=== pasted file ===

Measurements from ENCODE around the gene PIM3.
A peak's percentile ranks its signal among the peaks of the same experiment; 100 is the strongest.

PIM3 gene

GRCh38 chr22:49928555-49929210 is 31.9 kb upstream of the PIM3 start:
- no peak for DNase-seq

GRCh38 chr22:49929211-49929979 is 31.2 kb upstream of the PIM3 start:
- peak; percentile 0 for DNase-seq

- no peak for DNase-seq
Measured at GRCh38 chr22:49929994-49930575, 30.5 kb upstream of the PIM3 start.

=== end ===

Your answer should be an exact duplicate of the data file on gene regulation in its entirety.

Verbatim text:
Measurements from ENCODE around the gene PIM3.
A peak's percentile ranks its signal among the peaks of the same experiment; 100 is the strongest.

PIM3 gene

GRCh38 chr22:49928555-49929210 is 31.9 kb upstream of the PIM3 start:
- no peak for DNase-seq

GRCh38 chr22:49929211-49929979 is 31.2 kb upstream of the PIM3 start:
- peak; percentile 0 for DNase-seq

- no peak for DNase-seq
Measured at GRCh38 chr22:49929994-49930575, 30.5 kb upstream of the PIM3 start.